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  1. What are the predisposing diseases/conditions that lead to acute respiratory distress syndrome (ARDS)?

  2. How can ARDS be differentiated from other causes of hypoxemic respiratory failure?

  3. What is the correct strategy in the management of mechanical ventilation in ARDS?

  4. What adjunctive therapies may be beneficial in ARDS management?

  5. What is the expected morbidity for patients who survive ARDS to hospital discharge?

The acute respiratory distress syndrome (ARDS) describes a common disorder encountered in the critical care unit that remains a significant cause of morbidity and mortality since its initial description in 1967. Standardization of ventilator strategies and overall improvement in critical care management, however, has resulted in significant improvements in outcomes in the last decade. Early recognition is essential in order to admit and/or transfer the patient to a higher level of care, when indicated.

Since the publication of the American-European Consensus Conference (AECC) (see Diagnosis) definitions for acute lung injury (ALI) and ARDS, the incidence has been identified in several studies. Without differentiating between ALI and ARDS, the incidence may range from 20 to 50 cases per 100,000 person-years. When rigorous screening for ALI and ARDS was applied in King County, Washington in 2000, investigators reported an incidence of 78.9 cases/100,000 person-years and 58.7 cases/100,000 person-years, respectively. Methodological differences may explain the disparity in incidence, as some reports retrospectively review prior ARDS studies while others prospectively identify patients admitted to an intensive care unit (ICU) or among those requiring mechanical ventilation. Inaccuracies in true incidence are magnified by a nonspecific case definition—the AECC ARDS criteria—and the relative lack of validation studies for said criteria (see Diagnosis).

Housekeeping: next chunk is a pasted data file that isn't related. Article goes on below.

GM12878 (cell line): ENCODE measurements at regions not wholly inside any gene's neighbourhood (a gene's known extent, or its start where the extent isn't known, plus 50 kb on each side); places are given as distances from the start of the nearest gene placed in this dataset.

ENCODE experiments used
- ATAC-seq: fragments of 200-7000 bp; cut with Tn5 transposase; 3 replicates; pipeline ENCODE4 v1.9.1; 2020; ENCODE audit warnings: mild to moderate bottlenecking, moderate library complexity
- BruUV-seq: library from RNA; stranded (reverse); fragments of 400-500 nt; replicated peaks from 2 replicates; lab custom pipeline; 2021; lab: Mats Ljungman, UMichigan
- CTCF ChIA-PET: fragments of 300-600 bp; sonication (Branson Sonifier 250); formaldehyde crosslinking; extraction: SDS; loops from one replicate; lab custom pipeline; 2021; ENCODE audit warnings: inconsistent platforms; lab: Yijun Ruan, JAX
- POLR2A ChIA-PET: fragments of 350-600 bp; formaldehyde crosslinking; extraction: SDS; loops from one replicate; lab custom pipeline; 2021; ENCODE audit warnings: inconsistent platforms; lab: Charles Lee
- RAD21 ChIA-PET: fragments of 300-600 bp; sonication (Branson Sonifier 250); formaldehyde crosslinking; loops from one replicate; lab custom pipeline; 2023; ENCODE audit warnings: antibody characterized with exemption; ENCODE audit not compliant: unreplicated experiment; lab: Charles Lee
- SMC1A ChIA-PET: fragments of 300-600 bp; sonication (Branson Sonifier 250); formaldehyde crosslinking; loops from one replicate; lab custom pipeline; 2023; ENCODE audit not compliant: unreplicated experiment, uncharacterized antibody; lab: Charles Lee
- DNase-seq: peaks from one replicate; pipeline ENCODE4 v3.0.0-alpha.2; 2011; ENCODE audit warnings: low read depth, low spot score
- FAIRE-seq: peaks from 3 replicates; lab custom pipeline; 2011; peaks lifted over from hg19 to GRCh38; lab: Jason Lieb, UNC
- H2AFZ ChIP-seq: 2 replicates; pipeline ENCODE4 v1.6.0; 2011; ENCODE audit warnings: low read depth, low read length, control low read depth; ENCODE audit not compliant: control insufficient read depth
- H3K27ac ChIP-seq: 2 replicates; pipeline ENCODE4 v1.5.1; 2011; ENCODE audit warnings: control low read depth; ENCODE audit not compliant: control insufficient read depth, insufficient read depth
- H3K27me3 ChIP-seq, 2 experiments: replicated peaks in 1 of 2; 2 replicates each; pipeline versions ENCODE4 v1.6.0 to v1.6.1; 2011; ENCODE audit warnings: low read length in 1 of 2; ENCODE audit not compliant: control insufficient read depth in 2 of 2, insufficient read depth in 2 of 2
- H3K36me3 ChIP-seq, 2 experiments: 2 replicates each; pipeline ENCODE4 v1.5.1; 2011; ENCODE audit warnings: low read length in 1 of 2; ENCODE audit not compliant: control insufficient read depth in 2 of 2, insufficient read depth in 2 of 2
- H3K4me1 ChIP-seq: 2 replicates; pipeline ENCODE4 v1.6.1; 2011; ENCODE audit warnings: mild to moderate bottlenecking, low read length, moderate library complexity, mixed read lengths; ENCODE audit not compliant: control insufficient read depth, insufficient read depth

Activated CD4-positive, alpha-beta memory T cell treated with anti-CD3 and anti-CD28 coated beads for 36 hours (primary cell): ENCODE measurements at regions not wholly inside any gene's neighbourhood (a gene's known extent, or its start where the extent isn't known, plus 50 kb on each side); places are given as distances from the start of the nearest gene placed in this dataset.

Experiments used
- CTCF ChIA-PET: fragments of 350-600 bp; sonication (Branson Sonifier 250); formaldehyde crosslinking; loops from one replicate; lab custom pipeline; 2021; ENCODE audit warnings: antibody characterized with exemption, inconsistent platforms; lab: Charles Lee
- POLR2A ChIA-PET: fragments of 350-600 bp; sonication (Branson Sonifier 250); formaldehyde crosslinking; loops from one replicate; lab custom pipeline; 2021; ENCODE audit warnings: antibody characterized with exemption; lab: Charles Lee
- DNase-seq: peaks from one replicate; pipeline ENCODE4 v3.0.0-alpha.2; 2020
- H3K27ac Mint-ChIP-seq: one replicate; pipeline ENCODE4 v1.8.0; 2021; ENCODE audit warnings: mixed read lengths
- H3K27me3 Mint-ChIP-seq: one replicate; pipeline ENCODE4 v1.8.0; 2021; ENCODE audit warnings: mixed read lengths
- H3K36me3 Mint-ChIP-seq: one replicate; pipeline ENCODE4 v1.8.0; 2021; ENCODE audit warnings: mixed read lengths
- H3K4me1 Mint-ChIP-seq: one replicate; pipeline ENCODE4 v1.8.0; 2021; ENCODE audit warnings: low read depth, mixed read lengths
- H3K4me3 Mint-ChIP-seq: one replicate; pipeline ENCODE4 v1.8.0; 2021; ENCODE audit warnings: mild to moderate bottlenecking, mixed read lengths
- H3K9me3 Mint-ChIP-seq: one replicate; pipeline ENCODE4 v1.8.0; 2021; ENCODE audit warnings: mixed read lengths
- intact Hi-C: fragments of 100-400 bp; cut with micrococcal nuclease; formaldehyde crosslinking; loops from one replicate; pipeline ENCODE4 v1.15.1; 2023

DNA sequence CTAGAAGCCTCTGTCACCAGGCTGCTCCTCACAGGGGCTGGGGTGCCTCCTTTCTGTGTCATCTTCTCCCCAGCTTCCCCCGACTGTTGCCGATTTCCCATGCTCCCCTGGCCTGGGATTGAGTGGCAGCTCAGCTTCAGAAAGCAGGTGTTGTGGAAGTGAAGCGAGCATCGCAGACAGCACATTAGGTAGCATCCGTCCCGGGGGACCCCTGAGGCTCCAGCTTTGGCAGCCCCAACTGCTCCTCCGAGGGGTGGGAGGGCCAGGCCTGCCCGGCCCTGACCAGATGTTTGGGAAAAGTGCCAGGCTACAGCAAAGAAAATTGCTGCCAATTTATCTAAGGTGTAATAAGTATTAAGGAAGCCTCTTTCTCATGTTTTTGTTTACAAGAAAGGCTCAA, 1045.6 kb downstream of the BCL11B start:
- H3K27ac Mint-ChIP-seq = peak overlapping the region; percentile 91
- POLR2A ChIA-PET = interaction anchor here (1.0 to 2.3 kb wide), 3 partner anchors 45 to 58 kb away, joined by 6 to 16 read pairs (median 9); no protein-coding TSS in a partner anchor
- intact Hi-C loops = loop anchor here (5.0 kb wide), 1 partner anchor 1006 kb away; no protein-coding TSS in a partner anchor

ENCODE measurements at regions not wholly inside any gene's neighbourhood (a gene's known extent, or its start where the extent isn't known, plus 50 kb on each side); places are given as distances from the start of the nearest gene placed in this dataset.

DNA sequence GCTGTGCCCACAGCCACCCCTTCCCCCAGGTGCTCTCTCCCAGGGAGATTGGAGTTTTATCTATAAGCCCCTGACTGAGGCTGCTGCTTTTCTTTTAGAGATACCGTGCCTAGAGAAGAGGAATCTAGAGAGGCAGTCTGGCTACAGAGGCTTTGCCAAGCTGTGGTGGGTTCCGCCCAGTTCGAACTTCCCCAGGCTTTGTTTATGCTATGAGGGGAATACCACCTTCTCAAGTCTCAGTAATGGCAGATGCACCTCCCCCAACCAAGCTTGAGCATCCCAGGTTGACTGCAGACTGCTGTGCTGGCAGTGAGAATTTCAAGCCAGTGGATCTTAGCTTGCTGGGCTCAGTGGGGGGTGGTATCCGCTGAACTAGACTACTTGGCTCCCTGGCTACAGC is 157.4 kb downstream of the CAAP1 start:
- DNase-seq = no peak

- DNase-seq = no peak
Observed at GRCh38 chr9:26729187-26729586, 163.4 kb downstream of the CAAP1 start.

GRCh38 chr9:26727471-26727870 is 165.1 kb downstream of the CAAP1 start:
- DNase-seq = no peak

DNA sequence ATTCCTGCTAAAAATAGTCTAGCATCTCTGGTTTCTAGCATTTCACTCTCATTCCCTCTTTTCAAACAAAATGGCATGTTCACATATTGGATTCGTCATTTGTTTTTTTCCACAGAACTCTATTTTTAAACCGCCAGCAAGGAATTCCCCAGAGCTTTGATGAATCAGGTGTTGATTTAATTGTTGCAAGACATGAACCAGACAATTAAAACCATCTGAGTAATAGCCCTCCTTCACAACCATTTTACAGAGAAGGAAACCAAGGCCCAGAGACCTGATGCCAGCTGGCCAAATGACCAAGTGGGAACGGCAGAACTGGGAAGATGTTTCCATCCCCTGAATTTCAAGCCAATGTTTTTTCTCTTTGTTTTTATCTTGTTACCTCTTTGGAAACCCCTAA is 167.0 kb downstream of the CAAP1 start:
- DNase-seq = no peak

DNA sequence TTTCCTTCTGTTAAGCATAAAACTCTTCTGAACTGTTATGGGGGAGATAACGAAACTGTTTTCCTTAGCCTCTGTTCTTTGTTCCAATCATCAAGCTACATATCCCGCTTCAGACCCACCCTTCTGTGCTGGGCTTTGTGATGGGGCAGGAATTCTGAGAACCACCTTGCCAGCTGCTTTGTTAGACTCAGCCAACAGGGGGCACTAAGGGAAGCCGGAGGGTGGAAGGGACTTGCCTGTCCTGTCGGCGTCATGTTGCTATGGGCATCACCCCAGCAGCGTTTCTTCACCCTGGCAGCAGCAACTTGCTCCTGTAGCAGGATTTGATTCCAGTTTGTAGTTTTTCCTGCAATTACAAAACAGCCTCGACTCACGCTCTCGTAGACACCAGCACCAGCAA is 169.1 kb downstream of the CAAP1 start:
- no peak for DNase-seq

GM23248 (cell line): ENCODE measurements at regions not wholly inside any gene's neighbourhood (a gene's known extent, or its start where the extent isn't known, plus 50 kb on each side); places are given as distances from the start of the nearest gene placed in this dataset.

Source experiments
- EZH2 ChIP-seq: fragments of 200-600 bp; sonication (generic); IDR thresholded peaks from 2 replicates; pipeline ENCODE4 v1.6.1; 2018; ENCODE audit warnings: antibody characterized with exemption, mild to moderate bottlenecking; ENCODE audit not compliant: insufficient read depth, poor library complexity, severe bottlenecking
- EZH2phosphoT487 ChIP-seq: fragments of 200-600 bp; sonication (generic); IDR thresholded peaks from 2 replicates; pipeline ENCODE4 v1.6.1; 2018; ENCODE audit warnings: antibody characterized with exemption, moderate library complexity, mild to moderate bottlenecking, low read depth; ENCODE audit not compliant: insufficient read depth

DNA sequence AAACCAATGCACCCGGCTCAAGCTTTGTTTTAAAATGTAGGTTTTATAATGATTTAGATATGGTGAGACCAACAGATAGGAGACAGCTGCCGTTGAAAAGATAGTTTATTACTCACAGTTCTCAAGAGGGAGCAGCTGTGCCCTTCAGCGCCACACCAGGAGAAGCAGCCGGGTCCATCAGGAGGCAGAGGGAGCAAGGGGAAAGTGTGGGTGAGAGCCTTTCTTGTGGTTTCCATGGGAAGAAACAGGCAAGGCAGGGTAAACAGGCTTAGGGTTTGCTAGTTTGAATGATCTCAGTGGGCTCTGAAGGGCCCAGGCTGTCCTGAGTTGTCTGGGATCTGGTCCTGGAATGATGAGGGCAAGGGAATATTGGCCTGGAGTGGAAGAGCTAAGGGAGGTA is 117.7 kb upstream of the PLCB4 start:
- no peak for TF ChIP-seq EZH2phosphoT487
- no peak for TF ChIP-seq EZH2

Patients presenting with acute lung injury or impending ARDS may be difficult to differentiate initially from other causes of hypoxemic respiratory failure. A predisposing cause of ALI/ARDS should be present, with pulmonary and non-pulmonary sepsis most common (Table 134-1). Knowledge of the common etiologies of ARDS is important as early vigilance in regards to moving the patient to a higher level of care (eg, transferring to the ICU) and initiation of appropriate ICU interventions can minimize morbidity and mortality. Furthermore, identification of an underlying cause or inciting event is important in differentiating ARDS from other lung diseases or syndromes that may be misidentified as ARDS. Early and efficient identification of predisposing syndromes may prevent progression to ALI or ARDS. The evolution from inciting cause to ARDS typically occurs within 3 to 5 days, giving the clinician a window of suspicion for ARDS to develop.

Table 134-1 Common Predisposing Causes of ARDS
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  • The evolution from inciting cause to ARDS typically occurs within ...

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